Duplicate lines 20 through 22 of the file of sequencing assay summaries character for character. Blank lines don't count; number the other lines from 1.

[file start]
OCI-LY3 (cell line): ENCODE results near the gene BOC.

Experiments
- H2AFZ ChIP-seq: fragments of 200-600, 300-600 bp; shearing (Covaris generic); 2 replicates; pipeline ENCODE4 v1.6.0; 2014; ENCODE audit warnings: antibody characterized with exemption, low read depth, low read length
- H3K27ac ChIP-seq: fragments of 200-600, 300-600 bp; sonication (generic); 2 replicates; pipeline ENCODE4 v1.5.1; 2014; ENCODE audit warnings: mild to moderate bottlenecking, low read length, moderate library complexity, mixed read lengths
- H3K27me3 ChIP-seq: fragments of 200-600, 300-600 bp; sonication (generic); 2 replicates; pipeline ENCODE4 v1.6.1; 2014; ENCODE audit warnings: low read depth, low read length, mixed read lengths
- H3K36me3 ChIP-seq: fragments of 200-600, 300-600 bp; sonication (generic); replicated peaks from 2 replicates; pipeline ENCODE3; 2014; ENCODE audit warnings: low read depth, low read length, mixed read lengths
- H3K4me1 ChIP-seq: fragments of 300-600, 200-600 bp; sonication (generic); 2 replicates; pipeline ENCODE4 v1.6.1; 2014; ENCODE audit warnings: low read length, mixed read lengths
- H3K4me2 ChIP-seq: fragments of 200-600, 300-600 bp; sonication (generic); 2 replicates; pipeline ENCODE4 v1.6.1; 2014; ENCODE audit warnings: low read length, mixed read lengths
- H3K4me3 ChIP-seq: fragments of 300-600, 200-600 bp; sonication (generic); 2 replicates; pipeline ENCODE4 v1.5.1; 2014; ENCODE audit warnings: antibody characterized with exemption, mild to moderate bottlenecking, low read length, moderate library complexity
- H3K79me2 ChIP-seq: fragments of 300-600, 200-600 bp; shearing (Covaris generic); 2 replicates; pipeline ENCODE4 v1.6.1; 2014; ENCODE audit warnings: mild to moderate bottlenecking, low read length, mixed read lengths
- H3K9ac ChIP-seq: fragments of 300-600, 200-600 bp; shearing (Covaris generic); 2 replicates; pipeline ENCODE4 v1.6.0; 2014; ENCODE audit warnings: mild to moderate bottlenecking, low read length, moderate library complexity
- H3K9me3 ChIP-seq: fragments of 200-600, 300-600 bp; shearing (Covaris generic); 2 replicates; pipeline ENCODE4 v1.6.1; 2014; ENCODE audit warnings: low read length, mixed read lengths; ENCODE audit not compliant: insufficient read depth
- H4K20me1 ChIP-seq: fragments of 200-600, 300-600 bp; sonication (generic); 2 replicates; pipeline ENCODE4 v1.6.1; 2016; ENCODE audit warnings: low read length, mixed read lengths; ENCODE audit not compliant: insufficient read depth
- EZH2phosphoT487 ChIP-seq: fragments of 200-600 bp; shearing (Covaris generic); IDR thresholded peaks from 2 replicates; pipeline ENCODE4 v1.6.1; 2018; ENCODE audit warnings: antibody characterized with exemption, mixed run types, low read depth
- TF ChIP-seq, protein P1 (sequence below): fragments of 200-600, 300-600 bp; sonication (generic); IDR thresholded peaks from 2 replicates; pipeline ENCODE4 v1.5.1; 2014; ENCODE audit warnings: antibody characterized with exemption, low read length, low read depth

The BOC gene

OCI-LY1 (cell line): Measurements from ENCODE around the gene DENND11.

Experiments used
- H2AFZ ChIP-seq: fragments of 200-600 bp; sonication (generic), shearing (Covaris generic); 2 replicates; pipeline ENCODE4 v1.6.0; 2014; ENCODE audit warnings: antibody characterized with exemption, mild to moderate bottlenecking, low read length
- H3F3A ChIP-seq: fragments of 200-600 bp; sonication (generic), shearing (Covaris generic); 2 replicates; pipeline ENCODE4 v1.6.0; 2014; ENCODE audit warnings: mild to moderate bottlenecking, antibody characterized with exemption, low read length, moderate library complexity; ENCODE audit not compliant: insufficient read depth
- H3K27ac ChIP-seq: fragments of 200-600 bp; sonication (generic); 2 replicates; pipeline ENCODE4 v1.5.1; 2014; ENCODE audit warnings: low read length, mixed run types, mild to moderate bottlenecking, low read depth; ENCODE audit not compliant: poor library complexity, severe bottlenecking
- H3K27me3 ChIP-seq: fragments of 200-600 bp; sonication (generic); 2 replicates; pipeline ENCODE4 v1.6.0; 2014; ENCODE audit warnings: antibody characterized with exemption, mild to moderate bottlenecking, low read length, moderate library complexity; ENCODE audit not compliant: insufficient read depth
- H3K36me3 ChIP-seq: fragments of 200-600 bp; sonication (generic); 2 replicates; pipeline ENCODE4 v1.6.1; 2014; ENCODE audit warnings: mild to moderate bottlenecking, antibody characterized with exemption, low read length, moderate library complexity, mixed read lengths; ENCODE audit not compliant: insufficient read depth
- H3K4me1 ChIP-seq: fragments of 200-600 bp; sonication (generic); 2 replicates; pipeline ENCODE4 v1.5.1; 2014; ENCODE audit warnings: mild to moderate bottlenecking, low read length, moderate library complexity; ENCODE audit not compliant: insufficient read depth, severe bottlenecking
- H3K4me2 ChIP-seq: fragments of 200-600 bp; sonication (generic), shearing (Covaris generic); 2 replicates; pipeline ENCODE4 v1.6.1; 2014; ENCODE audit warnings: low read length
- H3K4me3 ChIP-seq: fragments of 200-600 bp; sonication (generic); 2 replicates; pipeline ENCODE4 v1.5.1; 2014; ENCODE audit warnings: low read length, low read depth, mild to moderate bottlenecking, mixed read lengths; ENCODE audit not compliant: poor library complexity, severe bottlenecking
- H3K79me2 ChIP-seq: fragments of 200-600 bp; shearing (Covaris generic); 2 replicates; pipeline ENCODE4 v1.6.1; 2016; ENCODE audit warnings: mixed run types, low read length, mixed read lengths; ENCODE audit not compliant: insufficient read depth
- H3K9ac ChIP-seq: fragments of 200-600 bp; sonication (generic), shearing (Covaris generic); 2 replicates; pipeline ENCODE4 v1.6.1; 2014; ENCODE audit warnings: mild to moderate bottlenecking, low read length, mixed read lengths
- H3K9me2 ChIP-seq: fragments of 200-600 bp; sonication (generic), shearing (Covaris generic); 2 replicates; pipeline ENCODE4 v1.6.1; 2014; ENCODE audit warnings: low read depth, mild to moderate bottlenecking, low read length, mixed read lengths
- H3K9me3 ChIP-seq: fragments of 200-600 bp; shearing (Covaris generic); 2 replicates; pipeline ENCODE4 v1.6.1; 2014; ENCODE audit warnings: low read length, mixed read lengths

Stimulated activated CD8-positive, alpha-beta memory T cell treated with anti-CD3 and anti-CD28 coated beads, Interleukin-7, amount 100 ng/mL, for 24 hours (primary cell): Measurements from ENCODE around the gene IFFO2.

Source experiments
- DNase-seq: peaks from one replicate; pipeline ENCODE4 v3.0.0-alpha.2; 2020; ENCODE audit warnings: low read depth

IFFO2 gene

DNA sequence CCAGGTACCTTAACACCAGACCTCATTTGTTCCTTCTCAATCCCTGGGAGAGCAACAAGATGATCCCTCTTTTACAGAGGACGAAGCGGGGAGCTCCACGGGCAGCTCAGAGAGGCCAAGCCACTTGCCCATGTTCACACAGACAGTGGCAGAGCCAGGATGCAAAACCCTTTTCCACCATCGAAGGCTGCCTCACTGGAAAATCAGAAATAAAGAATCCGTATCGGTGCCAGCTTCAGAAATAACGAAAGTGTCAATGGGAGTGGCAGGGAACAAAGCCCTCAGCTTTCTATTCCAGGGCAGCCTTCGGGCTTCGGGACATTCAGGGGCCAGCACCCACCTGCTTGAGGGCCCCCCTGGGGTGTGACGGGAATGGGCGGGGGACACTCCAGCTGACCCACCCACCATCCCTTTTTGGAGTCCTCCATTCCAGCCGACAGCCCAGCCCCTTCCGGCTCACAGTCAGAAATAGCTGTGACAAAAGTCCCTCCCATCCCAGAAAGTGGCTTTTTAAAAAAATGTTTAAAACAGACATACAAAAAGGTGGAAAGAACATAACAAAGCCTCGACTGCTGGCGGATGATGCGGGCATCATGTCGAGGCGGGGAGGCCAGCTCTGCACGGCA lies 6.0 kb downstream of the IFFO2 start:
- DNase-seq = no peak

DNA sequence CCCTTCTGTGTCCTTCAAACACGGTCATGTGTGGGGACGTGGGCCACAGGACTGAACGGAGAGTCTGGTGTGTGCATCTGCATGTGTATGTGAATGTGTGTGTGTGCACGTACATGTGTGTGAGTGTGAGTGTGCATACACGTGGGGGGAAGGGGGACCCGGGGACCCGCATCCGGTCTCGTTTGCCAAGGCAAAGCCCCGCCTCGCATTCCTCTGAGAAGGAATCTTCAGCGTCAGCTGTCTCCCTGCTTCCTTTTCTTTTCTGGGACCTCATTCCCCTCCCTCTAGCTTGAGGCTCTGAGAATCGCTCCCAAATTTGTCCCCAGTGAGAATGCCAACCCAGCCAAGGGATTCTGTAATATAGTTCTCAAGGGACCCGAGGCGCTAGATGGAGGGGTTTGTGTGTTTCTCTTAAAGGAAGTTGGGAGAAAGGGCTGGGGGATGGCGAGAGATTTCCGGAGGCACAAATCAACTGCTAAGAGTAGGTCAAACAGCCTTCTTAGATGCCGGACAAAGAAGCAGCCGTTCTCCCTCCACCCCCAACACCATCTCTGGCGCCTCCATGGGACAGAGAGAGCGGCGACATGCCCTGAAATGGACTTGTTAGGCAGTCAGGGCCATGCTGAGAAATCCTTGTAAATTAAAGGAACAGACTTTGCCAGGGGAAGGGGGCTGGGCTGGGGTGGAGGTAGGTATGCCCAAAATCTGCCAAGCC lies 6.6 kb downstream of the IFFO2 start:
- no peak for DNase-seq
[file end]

- H3F3A ChIP-seq: fragments of 200-600 bp; sonication (generic), shearing (Covaris generic); 2 replicates; pipeline ENCODE4 v1.6.0; 2014; ENCODE audit warnings: mild to moderate bottlenecking, antibody characterized with exemption, low read length, moderate library complexity; ENCODE audit not compliant: insufficient read depth
- H3K27ac ChIP-seq: fragments of 200-600 bp; sonication (generic); 2 replicates; pipeline ENCODE4 v1.5.1; 2014; ENCODE audit warnings: low read length, mixed run types, mild to moderate bottlenecking, low read depth; ENCODE audit not compliant: poor library complexity, severe bottlenecking
- H3K27me3 ChIP-seq: fragments of 200-600 bp; sonication (generic); 2 replicates; pipeline ENCODE4 v1.6.0; 2014; ENCODE audit warnings: antibody characterized with exemption, mild to moderate bottlenecking, low read length, moderate library complexity; ENCODE audit not compliant: insufficient read depth